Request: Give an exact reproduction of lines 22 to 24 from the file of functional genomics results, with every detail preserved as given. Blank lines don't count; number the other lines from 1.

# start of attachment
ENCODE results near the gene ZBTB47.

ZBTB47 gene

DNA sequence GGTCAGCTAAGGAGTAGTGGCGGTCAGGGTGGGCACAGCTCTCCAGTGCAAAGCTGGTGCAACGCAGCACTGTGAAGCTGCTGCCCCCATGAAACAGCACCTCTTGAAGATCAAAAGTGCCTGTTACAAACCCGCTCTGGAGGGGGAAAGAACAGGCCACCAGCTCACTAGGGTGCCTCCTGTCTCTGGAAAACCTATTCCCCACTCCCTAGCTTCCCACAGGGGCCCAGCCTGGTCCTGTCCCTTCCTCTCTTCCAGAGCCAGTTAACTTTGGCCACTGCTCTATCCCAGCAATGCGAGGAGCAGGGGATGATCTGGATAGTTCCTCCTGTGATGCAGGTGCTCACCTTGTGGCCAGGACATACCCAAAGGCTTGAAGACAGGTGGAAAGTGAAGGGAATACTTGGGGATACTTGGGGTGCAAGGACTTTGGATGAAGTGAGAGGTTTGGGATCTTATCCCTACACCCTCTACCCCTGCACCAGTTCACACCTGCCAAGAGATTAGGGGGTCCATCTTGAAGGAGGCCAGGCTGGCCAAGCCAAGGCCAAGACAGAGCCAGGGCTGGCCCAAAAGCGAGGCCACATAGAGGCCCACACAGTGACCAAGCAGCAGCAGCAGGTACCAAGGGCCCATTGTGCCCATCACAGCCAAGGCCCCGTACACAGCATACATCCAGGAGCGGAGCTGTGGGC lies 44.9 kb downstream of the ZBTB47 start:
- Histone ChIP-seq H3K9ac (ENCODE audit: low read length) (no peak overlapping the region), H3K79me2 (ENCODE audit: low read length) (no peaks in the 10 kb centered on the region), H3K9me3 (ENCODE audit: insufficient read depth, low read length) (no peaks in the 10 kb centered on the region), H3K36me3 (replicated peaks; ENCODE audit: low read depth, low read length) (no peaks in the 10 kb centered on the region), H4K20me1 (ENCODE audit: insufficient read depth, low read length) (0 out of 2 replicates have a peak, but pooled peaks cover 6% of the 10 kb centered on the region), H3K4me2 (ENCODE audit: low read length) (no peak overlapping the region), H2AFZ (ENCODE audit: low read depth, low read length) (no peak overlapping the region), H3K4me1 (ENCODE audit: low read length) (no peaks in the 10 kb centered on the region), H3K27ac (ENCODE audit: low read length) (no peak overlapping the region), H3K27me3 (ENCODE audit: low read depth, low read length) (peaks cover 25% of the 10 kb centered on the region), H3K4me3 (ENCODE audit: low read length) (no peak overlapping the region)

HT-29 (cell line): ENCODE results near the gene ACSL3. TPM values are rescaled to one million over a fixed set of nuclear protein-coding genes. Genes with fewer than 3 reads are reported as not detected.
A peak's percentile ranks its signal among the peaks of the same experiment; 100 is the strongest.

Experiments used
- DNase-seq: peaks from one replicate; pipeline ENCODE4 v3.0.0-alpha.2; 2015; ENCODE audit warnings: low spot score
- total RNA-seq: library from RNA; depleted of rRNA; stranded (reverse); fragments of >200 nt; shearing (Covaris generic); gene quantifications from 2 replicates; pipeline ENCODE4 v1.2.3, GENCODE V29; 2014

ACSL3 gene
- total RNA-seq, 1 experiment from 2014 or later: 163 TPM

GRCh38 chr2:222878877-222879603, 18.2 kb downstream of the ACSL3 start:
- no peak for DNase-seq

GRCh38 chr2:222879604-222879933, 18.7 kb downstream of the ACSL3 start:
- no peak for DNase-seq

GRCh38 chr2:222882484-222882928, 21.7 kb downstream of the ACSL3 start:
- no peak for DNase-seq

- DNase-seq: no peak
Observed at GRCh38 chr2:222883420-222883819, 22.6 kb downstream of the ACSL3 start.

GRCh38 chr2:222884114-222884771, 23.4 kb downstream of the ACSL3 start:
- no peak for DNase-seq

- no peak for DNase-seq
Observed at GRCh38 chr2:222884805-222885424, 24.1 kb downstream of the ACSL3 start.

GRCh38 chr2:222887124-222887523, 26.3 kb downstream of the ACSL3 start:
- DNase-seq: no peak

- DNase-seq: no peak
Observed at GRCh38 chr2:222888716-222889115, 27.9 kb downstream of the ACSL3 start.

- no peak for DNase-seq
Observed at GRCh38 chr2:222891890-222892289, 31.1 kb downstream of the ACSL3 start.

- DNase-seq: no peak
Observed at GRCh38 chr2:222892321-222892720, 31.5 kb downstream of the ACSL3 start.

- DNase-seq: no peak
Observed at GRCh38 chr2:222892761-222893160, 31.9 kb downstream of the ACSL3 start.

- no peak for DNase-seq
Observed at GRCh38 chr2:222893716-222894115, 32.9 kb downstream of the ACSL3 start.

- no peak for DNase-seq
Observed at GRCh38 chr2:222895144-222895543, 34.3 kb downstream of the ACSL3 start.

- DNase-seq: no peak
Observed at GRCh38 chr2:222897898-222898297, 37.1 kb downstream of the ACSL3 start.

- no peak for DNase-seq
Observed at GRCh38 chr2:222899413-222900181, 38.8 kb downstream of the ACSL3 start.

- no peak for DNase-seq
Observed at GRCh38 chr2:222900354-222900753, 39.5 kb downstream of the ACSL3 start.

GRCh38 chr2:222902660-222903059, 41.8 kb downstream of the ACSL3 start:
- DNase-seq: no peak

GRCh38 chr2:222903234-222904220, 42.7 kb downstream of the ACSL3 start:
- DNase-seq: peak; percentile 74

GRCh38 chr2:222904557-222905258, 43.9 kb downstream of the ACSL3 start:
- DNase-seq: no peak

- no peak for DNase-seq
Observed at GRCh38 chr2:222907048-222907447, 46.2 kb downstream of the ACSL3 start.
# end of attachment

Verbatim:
- no peak for DNase-seq
Observed at GRCh38 chr2:222884805-222885424, 24.1 kb downstream of the ACSL3 start.

GRCh38 chr2:222887124-222887523, 26.3 kb downstream of the ACSL3 start: